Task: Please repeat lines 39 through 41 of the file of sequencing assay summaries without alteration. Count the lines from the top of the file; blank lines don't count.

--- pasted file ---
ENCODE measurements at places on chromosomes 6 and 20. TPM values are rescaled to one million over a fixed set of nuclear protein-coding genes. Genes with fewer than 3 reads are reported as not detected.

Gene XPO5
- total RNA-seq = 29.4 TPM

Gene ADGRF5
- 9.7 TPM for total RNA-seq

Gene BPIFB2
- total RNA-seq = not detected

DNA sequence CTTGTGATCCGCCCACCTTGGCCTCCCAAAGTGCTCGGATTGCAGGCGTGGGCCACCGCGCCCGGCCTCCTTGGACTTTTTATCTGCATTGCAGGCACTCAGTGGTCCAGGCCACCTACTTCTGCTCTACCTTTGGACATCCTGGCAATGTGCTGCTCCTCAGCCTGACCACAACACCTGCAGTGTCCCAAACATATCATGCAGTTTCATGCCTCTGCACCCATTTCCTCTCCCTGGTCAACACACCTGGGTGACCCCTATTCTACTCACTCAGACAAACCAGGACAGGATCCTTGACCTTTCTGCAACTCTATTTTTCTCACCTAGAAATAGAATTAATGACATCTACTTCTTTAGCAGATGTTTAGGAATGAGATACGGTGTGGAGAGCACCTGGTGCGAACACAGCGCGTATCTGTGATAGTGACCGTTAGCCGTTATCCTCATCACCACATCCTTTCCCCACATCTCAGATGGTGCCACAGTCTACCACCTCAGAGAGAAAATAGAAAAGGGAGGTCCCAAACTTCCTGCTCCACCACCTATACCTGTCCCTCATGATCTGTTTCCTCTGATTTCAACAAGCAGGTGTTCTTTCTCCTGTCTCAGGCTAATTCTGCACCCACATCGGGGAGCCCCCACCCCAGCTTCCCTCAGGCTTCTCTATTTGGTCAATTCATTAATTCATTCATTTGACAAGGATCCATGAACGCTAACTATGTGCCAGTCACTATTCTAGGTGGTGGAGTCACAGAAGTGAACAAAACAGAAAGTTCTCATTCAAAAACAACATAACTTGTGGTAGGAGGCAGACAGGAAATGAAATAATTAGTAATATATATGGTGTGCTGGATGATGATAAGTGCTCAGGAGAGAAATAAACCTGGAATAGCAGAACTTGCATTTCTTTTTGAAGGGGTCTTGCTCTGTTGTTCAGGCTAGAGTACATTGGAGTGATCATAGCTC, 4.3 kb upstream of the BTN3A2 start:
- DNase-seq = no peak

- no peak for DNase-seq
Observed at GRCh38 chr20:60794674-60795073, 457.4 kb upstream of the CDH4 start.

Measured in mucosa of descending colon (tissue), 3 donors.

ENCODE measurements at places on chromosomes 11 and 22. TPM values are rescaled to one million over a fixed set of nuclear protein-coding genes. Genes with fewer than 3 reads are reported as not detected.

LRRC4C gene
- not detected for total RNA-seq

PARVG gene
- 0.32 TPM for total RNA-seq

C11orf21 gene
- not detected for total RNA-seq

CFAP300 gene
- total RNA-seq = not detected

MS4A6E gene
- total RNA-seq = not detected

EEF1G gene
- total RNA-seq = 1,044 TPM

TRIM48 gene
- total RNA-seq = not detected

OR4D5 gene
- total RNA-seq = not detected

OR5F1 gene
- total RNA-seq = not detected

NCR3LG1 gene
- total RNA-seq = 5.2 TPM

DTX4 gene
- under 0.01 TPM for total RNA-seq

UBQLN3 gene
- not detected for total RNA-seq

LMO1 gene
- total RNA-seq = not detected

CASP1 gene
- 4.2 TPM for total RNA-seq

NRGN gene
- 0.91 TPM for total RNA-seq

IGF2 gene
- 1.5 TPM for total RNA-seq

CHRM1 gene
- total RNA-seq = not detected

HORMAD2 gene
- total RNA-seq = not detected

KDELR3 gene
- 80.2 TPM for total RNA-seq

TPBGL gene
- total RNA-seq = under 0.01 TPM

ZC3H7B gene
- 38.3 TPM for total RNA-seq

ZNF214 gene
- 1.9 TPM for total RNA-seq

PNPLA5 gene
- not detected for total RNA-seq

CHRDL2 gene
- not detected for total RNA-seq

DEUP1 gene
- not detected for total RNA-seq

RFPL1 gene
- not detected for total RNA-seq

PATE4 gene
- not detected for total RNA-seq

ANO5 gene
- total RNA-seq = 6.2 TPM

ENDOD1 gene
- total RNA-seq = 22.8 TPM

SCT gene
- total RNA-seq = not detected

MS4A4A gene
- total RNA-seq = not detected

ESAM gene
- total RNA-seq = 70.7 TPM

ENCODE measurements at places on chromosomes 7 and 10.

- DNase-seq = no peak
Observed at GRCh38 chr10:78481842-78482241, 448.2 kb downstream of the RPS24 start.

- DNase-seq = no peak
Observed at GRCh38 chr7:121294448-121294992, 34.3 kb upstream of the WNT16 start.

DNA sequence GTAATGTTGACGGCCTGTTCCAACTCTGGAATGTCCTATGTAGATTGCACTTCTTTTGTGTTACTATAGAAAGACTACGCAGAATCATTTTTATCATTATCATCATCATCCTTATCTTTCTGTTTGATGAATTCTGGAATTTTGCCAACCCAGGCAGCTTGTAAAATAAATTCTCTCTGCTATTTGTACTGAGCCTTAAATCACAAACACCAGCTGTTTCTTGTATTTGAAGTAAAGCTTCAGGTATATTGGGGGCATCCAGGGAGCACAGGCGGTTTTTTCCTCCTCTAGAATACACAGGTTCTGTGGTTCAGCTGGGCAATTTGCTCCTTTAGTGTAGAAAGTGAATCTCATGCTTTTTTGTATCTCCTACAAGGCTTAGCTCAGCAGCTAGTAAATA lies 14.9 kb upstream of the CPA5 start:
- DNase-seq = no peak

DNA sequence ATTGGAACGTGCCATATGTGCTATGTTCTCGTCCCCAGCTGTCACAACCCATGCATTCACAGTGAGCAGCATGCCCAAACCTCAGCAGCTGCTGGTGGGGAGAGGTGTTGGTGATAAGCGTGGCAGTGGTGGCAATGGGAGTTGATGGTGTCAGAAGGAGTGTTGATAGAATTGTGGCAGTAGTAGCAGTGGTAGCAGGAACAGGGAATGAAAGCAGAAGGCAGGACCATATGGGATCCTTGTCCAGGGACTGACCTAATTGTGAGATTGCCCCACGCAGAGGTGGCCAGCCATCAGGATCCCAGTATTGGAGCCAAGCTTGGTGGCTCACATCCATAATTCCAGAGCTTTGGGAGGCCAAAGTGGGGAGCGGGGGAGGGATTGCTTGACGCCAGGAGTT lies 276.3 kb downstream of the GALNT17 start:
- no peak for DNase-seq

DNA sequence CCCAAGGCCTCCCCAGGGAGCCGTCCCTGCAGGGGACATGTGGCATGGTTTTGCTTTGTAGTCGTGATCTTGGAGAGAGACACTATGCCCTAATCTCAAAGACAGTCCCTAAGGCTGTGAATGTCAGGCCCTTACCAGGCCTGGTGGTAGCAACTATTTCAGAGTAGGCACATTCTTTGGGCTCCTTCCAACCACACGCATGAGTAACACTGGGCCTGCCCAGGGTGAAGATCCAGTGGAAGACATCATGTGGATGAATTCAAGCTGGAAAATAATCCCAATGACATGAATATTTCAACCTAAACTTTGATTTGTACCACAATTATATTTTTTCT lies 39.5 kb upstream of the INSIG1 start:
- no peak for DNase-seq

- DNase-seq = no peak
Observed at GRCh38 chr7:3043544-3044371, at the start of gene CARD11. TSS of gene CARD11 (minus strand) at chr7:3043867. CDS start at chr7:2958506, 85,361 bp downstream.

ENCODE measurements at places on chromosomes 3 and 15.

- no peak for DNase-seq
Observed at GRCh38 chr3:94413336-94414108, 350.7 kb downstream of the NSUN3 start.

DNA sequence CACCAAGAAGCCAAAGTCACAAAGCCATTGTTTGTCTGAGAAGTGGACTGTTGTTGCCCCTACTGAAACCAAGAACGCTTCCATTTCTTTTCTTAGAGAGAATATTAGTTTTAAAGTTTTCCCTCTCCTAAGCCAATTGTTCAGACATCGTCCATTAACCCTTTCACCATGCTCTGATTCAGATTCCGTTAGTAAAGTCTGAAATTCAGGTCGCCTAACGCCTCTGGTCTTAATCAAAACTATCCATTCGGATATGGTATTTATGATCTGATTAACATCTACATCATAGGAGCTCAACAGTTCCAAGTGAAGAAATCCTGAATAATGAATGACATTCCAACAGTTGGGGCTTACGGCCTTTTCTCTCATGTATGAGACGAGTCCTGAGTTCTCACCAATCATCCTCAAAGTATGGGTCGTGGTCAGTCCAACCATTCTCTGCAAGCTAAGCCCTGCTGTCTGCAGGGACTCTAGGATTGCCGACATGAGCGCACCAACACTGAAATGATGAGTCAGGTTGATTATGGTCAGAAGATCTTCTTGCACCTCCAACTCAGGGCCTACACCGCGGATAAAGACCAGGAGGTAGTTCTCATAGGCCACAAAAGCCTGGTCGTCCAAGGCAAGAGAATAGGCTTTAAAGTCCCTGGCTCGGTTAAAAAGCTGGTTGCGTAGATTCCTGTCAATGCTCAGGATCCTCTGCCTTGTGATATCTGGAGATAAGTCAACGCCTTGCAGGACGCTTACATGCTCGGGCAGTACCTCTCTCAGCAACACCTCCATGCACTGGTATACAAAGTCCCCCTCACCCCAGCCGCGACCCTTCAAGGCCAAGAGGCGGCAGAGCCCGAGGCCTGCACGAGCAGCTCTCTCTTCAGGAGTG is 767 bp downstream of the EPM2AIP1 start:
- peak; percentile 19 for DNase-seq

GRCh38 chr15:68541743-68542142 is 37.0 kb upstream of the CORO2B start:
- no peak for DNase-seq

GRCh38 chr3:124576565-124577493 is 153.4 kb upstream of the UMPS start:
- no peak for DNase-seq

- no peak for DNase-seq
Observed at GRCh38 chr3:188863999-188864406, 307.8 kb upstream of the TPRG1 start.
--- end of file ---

- total RNA-seq = not detected

CASP1 gene
- 4.2 TPM for total RNA-seq